Last edited by Aditya : 28th February 2022 at 09:01.
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Driving the Skoda Slavia 1.0L Turbo Petrol MT


1.0L turbo-petrol engine makes 114 BHP @ 5,000-5,500 rpm and 178 Nm @ 1,750-4,500 rpm:


The Slavia is powered by a 999cc, turbocharged, 3-cylinder, direct-injection petrol engine that puts out 114 BHP and 178 Nm. This engine is paired with either a 6-speed manual (MQ200-6F) gearbox or a 6-speed torque converter automatic (AQ250-6F). The top-end Style variant also gets the 1.5L, 4-cylinder TSI engine which is used in the Kushaq. It's matched to a 6-speed MT and a 7-speed DSG. The engine produces 148 BHP & 250 Nm. In comparison the Honda City's 1.5L naturally-aspirated, 4-cylinder engine makes 119 BHP and the Hyundai Verna's 1.0L, 3-cylinder turbo-petrol engine makes 118 BHP. The Verna's 1.5L, naturally aspirated, 4-cylinder engine produces 114 BHP. There is no diesel engine on offer. It's very sad that VAG has decided not to make its 1.5L TDI BS6 compliant. Those with high usage will be disappointed, especially with petrol now costing over 100-bucks a liter!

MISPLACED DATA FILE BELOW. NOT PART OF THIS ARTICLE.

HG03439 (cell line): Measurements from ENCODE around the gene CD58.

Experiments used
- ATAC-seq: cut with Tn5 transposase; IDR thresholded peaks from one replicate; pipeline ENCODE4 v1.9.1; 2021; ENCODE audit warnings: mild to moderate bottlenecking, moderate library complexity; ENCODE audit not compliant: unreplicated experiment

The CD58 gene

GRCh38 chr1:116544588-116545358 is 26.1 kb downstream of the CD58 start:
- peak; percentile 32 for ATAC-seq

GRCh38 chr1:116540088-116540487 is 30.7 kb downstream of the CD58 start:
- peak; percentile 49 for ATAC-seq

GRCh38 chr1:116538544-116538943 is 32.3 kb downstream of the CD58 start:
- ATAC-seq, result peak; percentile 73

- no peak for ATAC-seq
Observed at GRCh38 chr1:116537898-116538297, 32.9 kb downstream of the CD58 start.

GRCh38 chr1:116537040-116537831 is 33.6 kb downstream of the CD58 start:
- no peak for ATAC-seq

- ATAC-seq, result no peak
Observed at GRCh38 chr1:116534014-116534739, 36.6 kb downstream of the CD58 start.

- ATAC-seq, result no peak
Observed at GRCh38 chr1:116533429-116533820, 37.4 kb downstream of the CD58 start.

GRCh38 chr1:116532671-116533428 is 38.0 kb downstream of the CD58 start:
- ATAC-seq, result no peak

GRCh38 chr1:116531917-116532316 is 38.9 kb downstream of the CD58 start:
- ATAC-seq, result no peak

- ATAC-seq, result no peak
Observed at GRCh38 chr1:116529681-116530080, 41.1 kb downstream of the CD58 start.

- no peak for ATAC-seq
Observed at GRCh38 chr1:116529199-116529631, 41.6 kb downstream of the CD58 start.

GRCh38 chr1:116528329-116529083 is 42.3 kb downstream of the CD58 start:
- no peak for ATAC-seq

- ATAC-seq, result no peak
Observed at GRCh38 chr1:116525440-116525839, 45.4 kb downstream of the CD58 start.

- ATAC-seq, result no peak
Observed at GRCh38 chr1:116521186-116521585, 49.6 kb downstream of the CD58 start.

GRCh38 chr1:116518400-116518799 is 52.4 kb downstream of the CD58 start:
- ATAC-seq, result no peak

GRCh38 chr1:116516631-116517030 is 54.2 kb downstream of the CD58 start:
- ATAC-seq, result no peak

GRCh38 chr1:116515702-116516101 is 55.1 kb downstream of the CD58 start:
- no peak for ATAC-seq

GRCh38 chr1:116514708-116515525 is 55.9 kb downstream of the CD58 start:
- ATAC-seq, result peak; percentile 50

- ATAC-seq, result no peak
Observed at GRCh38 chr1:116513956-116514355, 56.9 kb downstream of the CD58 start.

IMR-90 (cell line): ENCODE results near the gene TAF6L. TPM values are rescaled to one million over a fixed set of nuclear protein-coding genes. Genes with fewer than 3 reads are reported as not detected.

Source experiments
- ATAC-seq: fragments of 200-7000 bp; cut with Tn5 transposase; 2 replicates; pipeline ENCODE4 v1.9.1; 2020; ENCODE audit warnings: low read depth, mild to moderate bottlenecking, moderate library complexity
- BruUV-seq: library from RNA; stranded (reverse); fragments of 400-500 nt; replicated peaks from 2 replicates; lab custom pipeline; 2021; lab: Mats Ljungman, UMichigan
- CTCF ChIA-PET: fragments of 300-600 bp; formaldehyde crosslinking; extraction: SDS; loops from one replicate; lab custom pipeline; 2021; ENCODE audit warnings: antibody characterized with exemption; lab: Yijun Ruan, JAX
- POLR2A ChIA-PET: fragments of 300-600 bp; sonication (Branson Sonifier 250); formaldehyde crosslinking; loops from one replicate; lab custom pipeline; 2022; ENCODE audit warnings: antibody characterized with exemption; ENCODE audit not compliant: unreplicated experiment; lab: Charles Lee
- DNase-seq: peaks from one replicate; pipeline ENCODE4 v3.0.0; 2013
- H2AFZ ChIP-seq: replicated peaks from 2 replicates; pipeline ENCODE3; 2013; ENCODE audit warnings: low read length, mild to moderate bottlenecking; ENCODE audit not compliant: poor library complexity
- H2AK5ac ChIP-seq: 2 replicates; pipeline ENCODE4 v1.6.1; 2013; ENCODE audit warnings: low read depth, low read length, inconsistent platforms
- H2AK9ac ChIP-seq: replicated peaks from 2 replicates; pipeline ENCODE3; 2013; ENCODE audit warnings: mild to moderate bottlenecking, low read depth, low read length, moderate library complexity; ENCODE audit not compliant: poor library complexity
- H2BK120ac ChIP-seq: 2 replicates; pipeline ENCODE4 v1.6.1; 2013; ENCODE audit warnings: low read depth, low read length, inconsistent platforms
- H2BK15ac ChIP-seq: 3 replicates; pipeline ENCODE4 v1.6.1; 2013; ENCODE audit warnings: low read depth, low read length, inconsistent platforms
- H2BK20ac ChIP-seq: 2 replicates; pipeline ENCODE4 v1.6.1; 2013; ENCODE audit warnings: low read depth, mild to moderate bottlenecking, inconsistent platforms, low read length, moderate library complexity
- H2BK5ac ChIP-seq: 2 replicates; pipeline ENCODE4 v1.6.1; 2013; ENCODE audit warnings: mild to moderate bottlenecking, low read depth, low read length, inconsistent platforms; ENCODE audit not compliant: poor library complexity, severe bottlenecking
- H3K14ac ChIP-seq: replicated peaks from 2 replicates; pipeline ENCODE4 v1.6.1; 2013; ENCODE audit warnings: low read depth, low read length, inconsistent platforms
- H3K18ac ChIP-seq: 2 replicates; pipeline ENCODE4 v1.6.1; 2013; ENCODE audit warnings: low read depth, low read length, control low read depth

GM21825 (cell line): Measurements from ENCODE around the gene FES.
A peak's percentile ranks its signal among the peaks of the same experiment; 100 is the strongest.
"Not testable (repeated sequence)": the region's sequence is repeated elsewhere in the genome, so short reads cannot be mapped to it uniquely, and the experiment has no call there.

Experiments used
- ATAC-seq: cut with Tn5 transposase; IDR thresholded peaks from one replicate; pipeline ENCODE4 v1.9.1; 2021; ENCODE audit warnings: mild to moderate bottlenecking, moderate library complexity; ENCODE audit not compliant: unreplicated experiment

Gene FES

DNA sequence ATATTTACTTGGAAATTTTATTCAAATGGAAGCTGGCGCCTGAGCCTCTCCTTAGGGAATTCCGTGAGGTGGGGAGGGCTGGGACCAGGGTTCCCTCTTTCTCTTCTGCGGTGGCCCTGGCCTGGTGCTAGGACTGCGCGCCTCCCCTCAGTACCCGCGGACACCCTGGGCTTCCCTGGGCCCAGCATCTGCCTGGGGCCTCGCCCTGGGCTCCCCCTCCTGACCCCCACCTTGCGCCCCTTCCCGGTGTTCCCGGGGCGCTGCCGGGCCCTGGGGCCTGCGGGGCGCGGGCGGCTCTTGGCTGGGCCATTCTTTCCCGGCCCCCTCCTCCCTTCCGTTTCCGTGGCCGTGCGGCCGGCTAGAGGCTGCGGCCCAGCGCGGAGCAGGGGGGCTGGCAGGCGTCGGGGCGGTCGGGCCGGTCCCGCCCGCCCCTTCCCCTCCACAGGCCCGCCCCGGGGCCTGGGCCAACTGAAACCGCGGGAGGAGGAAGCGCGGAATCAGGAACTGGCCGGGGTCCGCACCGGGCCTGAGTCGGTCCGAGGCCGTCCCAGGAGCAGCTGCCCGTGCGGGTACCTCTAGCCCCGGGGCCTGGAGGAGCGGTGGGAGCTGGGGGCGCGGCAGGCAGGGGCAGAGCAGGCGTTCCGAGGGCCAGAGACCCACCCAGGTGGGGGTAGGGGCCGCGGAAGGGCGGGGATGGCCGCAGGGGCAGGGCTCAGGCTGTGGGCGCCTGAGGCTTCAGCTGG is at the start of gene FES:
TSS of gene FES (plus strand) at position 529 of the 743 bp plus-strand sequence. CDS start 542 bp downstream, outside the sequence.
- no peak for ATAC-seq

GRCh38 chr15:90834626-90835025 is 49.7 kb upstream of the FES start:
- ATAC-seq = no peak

The Slavia's 1.0 TSI is the same engine that we saw in the Rapid 1.0 TSI, however in a different state of tune. Right off the bat, the key difference is that in the Slavia, it makes more power. However, while the Rapid was meant to be driven hard, the Slavia is tuned more towards comfort.

Throttle response is satisfactory and the Slavia moves off the line with ease. The engine is tractable and while it isn't dead at low rpms, but there is slight turbo lag. If you really want, you can pull from under 1,000 rpm, but it's only when you cross 1,500 rpm that the motor starts feeling more comfortable. The turbo kicks in at ~2,000 rpm and if you're used to a strong turbo kick, you will be slightly disappointed by the soft power delivery of this unit. Overall, the city driveability is good and you can move about in the city clearing speed breakers in second gear with ease. Combined with a light electric power steering, good ergonomics and excellent all-round visibility, the Slavia is city-friendly.